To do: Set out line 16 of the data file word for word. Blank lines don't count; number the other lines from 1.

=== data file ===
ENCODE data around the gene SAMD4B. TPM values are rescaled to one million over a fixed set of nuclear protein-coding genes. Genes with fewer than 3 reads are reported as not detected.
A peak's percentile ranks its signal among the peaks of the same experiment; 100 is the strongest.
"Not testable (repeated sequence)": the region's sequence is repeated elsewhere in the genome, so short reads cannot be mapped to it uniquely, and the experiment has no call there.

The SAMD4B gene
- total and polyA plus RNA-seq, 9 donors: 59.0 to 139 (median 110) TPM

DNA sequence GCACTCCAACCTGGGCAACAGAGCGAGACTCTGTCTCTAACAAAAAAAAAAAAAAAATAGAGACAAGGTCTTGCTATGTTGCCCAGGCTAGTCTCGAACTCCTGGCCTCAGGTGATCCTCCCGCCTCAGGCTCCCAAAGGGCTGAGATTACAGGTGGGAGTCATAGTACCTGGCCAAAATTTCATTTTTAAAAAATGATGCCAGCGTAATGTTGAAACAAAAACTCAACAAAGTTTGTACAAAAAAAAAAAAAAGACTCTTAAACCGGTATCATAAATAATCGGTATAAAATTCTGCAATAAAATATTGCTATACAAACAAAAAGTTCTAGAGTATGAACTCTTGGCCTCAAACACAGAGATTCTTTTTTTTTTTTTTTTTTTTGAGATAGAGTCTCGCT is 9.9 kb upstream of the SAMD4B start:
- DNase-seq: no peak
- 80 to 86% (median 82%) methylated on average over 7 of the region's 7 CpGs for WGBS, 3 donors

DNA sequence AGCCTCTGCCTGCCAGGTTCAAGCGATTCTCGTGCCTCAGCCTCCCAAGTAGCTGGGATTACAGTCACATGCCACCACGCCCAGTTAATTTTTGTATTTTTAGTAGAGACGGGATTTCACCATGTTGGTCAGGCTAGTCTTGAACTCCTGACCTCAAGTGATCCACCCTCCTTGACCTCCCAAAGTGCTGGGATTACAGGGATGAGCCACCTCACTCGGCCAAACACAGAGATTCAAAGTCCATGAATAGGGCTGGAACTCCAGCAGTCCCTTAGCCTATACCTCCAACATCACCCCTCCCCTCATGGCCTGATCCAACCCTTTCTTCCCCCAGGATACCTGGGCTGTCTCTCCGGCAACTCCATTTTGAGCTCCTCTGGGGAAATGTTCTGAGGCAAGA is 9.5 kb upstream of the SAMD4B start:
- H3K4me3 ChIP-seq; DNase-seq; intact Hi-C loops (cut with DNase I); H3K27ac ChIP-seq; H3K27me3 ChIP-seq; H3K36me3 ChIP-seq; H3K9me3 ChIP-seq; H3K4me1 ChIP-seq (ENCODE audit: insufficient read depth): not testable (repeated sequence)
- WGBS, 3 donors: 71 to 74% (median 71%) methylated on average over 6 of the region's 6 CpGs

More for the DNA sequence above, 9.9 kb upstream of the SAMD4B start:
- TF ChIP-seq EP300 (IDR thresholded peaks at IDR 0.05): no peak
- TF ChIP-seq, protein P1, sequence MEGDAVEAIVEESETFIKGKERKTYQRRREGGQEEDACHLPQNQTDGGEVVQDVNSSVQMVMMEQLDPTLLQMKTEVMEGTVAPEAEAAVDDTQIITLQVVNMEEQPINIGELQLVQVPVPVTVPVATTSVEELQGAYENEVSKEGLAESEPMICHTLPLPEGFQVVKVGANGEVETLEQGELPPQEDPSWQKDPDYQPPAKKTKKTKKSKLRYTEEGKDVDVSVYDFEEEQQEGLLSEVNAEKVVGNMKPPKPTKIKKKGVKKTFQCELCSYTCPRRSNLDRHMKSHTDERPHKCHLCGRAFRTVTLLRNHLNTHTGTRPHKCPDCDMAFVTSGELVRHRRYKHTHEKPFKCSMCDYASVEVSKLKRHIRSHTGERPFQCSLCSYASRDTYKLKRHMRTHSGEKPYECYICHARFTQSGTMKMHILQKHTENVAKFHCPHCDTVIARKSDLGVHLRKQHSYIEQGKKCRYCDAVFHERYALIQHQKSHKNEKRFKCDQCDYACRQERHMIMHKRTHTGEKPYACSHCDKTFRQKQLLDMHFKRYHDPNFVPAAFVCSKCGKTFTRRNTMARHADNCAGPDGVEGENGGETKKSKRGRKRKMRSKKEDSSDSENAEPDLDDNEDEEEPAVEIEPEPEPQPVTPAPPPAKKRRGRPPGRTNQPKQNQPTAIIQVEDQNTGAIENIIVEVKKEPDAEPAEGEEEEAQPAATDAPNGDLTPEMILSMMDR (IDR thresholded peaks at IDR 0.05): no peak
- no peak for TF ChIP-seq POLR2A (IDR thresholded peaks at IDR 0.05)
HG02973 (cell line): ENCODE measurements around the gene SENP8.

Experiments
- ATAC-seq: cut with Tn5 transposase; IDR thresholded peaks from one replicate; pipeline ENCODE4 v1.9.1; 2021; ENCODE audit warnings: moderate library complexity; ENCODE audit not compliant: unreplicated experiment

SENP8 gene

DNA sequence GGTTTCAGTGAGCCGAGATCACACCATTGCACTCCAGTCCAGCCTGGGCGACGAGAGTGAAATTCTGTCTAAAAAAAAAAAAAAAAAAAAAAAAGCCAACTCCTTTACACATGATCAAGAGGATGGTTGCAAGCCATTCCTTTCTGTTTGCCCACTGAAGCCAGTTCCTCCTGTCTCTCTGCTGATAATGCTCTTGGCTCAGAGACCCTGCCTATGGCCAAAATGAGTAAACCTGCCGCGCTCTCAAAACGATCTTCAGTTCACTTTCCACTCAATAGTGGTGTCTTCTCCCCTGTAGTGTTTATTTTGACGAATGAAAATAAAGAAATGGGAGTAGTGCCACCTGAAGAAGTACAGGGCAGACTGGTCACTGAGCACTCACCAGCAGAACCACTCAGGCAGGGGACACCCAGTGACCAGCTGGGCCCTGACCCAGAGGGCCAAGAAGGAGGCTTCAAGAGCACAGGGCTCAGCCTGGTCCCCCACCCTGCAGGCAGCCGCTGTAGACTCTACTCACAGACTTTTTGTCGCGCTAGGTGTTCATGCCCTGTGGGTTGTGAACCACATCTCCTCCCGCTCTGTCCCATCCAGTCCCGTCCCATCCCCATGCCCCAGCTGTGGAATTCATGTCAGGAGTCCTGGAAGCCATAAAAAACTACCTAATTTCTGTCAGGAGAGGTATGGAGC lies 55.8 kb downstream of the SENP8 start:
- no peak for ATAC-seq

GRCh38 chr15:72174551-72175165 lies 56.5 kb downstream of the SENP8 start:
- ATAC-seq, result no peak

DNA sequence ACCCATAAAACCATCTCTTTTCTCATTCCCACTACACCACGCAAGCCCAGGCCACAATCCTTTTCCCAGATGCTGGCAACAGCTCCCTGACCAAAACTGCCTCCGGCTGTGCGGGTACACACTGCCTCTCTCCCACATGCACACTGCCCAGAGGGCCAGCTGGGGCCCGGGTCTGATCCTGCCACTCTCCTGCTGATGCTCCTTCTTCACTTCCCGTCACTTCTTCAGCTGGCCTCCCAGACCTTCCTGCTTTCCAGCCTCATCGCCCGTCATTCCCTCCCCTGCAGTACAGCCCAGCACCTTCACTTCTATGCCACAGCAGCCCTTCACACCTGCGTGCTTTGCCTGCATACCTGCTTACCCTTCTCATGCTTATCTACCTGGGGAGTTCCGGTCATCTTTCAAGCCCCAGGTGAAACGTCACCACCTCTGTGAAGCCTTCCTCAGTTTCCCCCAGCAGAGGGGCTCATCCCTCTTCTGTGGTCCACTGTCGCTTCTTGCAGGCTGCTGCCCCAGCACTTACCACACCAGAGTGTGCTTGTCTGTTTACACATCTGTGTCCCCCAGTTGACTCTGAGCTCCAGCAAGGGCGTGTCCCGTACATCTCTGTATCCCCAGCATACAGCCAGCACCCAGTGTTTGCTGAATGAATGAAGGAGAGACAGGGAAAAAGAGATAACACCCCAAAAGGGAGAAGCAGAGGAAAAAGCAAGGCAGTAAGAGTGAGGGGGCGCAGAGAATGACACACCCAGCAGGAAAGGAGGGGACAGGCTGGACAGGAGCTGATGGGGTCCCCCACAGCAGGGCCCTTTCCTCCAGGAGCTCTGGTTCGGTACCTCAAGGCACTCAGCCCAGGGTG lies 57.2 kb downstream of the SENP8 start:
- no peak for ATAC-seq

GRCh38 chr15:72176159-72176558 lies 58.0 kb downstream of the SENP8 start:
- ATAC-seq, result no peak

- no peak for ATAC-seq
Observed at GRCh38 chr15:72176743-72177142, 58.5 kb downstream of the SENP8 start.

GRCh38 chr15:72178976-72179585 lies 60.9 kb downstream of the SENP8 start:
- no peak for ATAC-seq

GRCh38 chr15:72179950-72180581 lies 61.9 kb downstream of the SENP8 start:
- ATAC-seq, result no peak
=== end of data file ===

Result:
HG02973 (cell line): ENCODE measurements around the gene SENP8.